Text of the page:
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Reviewers: Tony Augarde [Editor], Steve Arloff, Nick Barnard, Pierre Giroux, Don Mather, Glyn Pursglove, George Stacy, Sam Webster, Jonathan Woolf

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Hear and Now

Jazz Guitar Records 070



1. Astral Island
2. Hear and Now
3. Prince Charming
4. Coltrane of Thought
5. One for Wes
6. Live Wires
7. Blue Boppa
8. Softly As in a Morning Sunrise
9. If You Should Leave
10. Love Dance

Lou Volpe - Guitar
Onaje Allan Gumbs - Piano
Bob Cranshaw - Bass
Buddy Williams - Drums


I have to admit that I hadn't heard of Lou Volpe before, but that's not suprising as he has been hiding his light under the bushels of touring and studio work for many years. He took guitar lessons with Sal Salvador, played in jam sessions with Les Paul, and backed such artists as Herbie Hancock, Peggy Lee and Lionel Hampton, as well as non-jazzers like Chaka Khan, Judy Collins and Bo Diddley. Now he has come out into the limelight and I'm glad he has, as this album is a revelation.

Lou's background has served him well, not only in giving him an impeccable technique but also allowing him to spread across the boundaries of jazz into the blues, rock and other genres. In fact the opening tracks remind me most of Pat Metheny - for the appealing sound that Lou gets out of the guitar, for his awareness of melody and because his pianist, Onaje Allan Gumbs, has the same sort of melodic instinct as Pat Metheny's long-term colleague, Lyle Mays.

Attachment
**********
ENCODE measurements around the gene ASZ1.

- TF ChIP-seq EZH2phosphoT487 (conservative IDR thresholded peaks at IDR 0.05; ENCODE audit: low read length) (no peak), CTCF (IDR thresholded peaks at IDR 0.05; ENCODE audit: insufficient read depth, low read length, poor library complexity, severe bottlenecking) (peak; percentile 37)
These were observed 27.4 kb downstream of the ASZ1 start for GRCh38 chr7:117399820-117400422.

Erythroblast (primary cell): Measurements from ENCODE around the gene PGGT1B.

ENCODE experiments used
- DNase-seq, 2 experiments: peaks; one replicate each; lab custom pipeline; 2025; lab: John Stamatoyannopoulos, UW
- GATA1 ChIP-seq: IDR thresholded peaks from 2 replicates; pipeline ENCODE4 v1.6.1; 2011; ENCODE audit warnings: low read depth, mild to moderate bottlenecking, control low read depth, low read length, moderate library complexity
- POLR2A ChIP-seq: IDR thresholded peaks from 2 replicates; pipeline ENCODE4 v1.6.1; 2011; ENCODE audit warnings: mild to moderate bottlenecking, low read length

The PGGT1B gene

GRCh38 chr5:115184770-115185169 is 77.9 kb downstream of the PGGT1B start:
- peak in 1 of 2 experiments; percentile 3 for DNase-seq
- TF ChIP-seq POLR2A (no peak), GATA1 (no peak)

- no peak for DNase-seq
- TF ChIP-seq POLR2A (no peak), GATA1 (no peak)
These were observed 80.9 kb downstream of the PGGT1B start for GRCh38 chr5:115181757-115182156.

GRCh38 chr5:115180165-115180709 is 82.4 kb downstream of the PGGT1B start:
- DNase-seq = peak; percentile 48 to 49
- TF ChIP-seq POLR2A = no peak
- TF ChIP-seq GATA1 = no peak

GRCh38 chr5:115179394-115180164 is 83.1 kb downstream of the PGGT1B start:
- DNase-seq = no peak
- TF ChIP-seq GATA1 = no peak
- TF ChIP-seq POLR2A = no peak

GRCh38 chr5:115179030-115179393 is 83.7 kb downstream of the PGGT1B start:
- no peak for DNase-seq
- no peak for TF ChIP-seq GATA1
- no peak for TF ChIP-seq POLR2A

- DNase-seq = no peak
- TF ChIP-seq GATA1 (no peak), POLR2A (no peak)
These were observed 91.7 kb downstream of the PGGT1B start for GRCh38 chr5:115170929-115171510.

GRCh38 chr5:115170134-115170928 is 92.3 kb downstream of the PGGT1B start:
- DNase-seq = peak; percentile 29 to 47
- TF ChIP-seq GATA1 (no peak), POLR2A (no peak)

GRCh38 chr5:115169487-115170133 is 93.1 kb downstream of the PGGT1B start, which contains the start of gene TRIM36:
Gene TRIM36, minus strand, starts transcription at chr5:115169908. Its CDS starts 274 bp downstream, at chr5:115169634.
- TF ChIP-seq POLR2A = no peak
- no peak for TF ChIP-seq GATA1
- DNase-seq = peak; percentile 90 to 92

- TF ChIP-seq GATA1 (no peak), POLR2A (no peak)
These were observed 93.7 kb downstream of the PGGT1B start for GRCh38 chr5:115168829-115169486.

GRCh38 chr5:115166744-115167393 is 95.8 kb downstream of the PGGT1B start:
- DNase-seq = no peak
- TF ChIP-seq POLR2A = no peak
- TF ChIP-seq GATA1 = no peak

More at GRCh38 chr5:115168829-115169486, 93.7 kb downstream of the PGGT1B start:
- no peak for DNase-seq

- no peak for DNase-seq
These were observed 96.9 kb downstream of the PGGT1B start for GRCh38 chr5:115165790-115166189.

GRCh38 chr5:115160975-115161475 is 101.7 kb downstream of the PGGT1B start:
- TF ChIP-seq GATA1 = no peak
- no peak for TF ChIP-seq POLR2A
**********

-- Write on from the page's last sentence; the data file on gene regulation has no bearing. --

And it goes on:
All but one of the tunes was composed by Volpe. The odd one out is Softly As in a Morning Sunrise which can often sound hackneyed but here is freshened with a new bass vamp (borrowed from Wayne Shorter's Footprints?) and a performance in which the whole quartet plays as one. Lou has assembled some fine musicians for this group, and their shared expertise and jazz sensibility makes the music shine. Buddy Williams's drumming is particularly noteworthy as he supplies exemplary punctuations and breaks.

Prince Charming is a straightforward blues with splendid solos from guitar and piano. Coltrane of Thought starts by seeming far away from the style of John Coltrane, mingling hints of country music with bebop. However, the Coltrane connection becomes clear when Lou and Onaje improvise on the chords of Coltrane's Giant Steps. These amalgamations of different styles reveal the group's versatility.

One for Wes is a tranquil lilting waltz, not imitating Wes Montgomery but paying him tribute with a lovely tune. Comparisons with Pat Metheny surface in Live Wires, which is richly melodic as well as rhythmically stimulating. Lou points out that Blue Boppa is influenced by the George Shearing Quintet with its assertive block chords.

If You Should Leave is a tender bossa nova with a melody that almost begs to have lyrics attached. The album ends with Love Dance, a brisk swinger where Volpe's guitar solo recalls Wes Montgomery in its relaxed ease.

I hadn't heard of Lou Volpe before, but I'll be very happy to hear a lot more of him in future.

Tony Augarde

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